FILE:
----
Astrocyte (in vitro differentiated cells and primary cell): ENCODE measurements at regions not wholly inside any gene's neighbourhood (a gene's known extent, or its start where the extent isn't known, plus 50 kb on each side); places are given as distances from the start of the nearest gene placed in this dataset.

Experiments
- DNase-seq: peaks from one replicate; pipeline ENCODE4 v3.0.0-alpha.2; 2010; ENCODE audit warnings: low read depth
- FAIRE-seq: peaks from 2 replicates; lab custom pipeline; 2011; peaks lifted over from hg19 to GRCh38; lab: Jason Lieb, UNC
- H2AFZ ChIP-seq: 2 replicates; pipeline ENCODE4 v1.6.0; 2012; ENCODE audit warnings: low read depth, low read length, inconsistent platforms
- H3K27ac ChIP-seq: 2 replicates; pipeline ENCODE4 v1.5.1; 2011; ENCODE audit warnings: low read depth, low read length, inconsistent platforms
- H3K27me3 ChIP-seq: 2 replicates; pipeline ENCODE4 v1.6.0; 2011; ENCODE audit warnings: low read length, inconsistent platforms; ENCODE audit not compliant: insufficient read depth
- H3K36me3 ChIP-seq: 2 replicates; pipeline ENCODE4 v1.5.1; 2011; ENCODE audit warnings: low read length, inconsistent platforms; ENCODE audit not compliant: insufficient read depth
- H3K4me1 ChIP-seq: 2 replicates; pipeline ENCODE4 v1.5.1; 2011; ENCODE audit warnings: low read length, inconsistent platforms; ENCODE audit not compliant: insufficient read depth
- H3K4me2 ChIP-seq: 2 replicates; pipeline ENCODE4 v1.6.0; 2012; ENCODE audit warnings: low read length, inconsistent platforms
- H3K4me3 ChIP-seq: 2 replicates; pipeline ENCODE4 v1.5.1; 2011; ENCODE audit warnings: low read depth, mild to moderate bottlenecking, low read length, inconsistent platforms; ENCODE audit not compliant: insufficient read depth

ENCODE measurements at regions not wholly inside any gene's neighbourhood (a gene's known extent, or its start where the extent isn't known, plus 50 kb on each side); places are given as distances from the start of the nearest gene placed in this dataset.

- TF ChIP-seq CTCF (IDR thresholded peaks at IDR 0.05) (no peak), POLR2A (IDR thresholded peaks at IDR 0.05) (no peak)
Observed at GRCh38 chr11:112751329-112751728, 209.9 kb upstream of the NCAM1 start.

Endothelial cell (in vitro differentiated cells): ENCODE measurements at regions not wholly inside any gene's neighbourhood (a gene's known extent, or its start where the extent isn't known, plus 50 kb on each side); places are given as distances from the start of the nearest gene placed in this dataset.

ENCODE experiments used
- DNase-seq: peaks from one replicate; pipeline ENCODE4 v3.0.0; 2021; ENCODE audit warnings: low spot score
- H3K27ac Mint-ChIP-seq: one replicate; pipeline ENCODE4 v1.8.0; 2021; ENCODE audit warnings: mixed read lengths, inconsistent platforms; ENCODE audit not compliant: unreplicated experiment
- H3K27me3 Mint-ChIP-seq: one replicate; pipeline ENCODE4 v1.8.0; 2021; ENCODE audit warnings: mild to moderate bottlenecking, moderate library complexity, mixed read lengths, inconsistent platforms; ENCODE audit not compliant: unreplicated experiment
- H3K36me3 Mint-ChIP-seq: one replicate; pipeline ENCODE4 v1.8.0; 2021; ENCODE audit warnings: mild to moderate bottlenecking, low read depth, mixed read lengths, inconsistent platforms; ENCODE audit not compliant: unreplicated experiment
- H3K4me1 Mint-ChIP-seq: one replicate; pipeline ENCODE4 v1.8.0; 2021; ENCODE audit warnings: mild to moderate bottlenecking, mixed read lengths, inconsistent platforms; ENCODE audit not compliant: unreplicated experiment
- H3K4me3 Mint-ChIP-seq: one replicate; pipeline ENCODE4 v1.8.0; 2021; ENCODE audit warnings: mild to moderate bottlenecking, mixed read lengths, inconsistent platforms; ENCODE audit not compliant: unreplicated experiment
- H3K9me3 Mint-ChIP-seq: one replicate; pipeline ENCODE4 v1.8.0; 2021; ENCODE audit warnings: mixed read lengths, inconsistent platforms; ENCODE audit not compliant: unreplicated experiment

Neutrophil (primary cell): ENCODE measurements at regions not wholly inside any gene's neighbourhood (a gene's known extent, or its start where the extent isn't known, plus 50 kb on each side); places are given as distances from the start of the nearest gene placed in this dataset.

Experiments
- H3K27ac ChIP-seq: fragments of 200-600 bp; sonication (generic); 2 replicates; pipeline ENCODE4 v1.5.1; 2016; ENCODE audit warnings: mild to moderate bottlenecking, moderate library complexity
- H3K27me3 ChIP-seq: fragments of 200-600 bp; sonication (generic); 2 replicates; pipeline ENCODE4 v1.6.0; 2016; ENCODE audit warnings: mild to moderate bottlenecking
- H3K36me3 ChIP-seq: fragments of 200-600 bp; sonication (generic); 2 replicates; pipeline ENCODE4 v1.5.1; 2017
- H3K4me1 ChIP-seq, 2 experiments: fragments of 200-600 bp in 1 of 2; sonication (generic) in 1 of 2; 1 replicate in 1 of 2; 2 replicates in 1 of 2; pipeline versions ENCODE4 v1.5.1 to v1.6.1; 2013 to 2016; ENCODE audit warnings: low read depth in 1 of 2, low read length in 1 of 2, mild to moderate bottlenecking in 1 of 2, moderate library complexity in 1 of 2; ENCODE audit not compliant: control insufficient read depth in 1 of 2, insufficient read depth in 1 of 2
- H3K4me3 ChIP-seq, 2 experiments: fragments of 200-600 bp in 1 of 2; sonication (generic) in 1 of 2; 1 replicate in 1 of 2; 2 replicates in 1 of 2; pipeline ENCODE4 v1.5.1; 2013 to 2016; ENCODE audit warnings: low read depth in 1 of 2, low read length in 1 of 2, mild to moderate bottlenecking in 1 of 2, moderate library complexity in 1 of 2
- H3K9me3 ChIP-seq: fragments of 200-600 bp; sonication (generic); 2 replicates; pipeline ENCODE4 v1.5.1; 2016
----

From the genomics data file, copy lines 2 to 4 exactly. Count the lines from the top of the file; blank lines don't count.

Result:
Experiments
- DNase-seq: peaks from one replicate; pipeline ENCODE4 v3.0.0-alpha.2; 2010; ENCODE audit warnings: low read depth
- FAIRE-seq: peaks from 2 replicates; lab custom pipeline; 2011; peaks lifted over from hg19 to GRCh38; lab: Jason Lieb, UNC